Portland mayor decries violent protesters as props for Trump

PORTLAND, Ore. (AP) — The mayor of Portland, Oregon, a city wracked by nearly 70 consecutive nights of unrest, on Thursday angrily denounced those who attempted to set a police precinct on fire with officers stationed inside as props in President Donald Trump’s reelection campaign and said those individuals were not protesters, but criminals.

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“You are not demonstrating, you are attempting to commit murder," Mayor Ted Wheeler said in hastily called news conference alongside Portland Police Chief Chuck Lovell.

“Don’t think for a moment that you are if you are participating in this activity, you are not being a prop for the reelection campaign of Donald Trump — because you absolutely are," he said. "You are creating the B-roll film that will be used in ads nationally to help Donald Trump during this campaign. If you don’t want to be part of that, then don’t show up.”

The show of solidarity among Portland's leadership came after two consecutive nights of violent clashes between protesters and local police less than a week after an agreement between state and federal officials appeared to be ratcheting down sky-high tensions that had simmered for weeks. On Thursday, the Pacific Northwest Youth Liberation Front posted a message on Twitter advertising a similar anti-police rally in the same spot and called it “Round 2."

The clashes between thousands of protesters and U.S. agents sent by the Trump administration to guard the Mark O. Hatfield Federal Courthouse stopped after an agreement between Democratic Gov. Kate Brown and the U.S. Department of Homeland Security that called for the agents to begin drawing down their presence in Portland’s downtown on July 30.

But after a brief weekend reprieve, protest activity has continued nightly in other parts of the city, with Portland police, local sheriff’s deputies and, in some cases, Oregon State Police troopers on the streets as demonstrators demand an end to police funding.

Wednesday night's activity was in a residential neighborhood in the east part of city, 6 miles (10 kilometres) away from the federal courthouse that was a focus of the violent protests that attracted Trump and the nation's attention in early July.

Police used tear gas for the first time since federal agents left the federal courthouse last week. A federal court order bans the local police from using the chemical irritant unless they declare a riot, which happened on Wednesday.

Protesters on Wednesday gathered outside a police precinct and shined lasers in officers' eyes, disabled exterior security cameras, broke windows and used boards pulled from the precinct to barricade the doors and start a fire, authorities said. There were 20 sworn officers inside, as well as civilian employees, said Capt. Tony Passadore, who was the incident commander at the time.

The violence began after a group of about 100 people gathered in a nearby park for a rally advertised on social media by the group Pacific Northwest Youth Liberation Front with the slogan “No cops. No prisons. Total abolition." The group then marched to the precinct.

Passadore noted that at the same time, there was a larger, peaceful gathering of Black Lives Matter demonstrators outside the federal courthouse downtown, listening to speeches. That gathering required no police resources, he said.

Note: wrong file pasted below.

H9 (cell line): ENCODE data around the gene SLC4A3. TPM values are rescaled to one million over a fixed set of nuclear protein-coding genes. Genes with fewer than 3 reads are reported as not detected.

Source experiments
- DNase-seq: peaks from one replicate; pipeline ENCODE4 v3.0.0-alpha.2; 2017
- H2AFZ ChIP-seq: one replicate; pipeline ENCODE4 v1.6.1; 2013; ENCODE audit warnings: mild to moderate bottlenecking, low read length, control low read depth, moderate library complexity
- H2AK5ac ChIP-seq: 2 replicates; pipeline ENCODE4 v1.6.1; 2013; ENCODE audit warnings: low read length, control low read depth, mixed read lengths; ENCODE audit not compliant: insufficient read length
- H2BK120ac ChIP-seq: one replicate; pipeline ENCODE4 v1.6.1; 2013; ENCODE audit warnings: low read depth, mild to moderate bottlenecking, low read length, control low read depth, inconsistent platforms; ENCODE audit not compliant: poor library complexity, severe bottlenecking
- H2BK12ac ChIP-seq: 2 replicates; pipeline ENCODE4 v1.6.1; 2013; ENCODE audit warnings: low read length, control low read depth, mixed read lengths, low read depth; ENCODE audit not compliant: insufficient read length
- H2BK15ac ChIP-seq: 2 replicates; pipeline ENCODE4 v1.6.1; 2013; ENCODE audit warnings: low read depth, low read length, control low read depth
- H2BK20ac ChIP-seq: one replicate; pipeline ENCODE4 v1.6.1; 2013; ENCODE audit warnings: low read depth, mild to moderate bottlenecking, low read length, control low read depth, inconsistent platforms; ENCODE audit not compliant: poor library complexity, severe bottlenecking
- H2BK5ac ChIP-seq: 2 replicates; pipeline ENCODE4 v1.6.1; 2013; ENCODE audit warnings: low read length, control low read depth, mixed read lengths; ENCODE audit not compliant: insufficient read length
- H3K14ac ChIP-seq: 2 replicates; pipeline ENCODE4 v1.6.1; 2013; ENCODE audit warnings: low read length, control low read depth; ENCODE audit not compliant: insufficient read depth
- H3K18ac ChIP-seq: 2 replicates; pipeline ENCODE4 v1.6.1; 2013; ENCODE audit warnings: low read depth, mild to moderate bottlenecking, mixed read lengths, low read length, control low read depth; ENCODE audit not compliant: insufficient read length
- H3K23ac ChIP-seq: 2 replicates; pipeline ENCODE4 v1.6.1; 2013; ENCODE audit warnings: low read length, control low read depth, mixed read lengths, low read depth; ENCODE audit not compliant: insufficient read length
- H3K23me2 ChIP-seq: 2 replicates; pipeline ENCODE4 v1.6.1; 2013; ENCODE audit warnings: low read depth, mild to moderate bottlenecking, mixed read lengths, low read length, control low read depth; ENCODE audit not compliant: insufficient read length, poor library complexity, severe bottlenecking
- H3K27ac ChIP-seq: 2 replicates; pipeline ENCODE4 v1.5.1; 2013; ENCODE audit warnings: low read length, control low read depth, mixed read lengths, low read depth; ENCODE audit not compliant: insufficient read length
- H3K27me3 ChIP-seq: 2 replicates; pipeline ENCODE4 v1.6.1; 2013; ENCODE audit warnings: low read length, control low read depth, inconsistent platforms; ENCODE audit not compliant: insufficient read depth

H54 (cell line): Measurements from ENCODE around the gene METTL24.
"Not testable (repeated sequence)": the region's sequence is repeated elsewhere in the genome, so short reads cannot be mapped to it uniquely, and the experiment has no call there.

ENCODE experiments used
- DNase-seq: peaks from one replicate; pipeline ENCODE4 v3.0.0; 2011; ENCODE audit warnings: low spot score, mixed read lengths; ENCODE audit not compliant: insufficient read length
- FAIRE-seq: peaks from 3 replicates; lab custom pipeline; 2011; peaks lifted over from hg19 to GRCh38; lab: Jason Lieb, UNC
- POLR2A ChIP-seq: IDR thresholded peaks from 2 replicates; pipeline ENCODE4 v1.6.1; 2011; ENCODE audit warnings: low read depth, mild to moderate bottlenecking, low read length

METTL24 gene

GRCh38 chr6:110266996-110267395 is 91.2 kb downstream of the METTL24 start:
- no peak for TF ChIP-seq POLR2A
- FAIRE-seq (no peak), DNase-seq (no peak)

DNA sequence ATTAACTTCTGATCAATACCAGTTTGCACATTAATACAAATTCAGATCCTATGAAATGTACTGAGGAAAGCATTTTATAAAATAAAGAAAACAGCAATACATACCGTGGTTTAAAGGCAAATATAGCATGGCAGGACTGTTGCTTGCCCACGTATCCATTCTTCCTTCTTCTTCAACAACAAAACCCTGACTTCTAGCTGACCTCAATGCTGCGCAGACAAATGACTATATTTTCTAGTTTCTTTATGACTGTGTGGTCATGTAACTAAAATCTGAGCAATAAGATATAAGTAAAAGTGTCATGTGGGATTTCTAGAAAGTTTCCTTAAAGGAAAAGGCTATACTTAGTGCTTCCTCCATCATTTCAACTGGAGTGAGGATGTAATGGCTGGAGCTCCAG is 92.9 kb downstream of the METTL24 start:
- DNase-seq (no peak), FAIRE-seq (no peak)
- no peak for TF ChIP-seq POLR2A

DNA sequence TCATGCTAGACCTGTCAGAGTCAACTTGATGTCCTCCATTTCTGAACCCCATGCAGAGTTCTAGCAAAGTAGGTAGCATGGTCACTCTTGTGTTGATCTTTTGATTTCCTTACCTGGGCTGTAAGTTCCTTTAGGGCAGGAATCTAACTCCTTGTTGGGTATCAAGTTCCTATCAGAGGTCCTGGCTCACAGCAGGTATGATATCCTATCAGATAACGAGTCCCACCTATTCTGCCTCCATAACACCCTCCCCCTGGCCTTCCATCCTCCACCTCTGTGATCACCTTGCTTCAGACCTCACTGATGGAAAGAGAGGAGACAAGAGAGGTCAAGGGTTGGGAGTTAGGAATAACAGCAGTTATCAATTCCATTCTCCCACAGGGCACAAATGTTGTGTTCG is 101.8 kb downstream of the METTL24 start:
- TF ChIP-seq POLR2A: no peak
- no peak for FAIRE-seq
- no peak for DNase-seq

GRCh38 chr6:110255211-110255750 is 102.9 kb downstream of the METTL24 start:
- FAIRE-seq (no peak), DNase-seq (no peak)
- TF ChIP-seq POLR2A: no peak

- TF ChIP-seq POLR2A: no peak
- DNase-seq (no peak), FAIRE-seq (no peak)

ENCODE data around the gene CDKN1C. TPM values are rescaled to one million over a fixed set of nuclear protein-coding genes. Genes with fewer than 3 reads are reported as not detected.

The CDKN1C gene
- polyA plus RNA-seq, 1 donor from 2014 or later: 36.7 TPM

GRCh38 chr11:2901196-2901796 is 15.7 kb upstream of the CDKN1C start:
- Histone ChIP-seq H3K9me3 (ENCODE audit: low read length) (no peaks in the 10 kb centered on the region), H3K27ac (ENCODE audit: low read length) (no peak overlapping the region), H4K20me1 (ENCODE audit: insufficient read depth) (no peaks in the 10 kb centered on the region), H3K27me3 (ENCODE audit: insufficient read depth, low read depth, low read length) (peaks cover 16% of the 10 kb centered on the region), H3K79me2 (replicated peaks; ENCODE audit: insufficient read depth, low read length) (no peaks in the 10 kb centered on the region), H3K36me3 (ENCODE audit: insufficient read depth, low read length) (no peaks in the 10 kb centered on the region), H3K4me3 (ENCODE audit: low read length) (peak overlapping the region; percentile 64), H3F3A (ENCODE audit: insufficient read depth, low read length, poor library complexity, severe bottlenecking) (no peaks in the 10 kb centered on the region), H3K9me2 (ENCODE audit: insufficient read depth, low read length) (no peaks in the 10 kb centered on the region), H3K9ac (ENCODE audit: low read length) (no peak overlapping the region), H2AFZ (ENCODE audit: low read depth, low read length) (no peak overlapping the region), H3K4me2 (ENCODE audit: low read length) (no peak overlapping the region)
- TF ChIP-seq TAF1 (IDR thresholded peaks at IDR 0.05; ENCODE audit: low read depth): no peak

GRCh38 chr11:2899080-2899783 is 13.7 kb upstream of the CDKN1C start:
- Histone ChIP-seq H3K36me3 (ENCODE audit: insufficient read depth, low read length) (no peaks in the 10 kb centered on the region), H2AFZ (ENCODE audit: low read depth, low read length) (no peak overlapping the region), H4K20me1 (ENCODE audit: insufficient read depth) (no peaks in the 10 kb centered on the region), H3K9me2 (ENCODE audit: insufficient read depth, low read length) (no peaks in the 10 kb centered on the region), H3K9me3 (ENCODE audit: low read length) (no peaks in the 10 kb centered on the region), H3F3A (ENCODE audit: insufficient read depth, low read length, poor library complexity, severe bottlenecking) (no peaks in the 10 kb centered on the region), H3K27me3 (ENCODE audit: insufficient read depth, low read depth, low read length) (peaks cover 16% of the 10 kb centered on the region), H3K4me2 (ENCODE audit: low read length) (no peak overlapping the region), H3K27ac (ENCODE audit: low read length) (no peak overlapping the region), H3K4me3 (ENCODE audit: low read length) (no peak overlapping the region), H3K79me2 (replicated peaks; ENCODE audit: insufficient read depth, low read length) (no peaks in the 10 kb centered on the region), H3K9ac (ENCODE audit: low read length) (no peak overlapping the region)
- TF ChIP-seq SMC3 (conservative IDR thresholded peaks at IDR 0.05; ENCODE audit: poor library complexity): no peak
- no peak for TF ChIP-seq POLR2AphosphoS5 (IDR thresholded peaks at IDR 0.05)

“I don’t want people to get confused to think that this was something related to Black Lives Matter," he said of the precinct rally. “I've been the incident commander for 24 nights of the 70-plus events, and I’ve seen amazing protesting going on in the city of Portland where people gather together.”

It was at least the third time since protests broke out in the city in late May that smaller crowds have targeted police precincts with barricades and fire. A precinct in North Portland, a historically Black neighborhood, the downtown police headquarters and the police union headquarters have also all been focal points for demonstrators who are calling for the defunding of the Portland police.

Wheeler said the city anticipates “additional planned attacks on public buildings” in the coming days and said he was giving the police leeway to do what they needed to do to counter those plans as long as it can be done without threatening peaceful protesters.

“Based on the briefing I received this morning ...I believe that city staff could have died last night. I cannot and I will not tolerate that," said Wheeler, who is also police commissioner.

Protests have gone on unabated in Portland since May 25 following the death of George Floyd, a Black man who died after a white Minneapolis police officer pinned him by the neck. Floyd's death prompted national outrage and a reckoning in cities around the U.S. with systemic racism.

In Portland, the civil disobedience prompted Trump to send federal agents from U.S. Customs and Border Protection, U.S. Marshals Service and U.S. Immigration and Customs Enforcement to guard the federal courthouse, which was increasingly targeted in demonstrations that often turned violent.

It was a move intended to quell the unrest but the presence of federal agents instead reinvigorated demonstrators and created a focal point for the protests each night.

On Thursday, a federal judge extended for another two weeks a temporary restraining order that restricts federal law enforcement from threatening to assault, assaulting or arresting journalists or legal observers documenting protests in Portland.

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Follow Gillian Flaccus on Twitter at http://www.twitter.com/gflaccus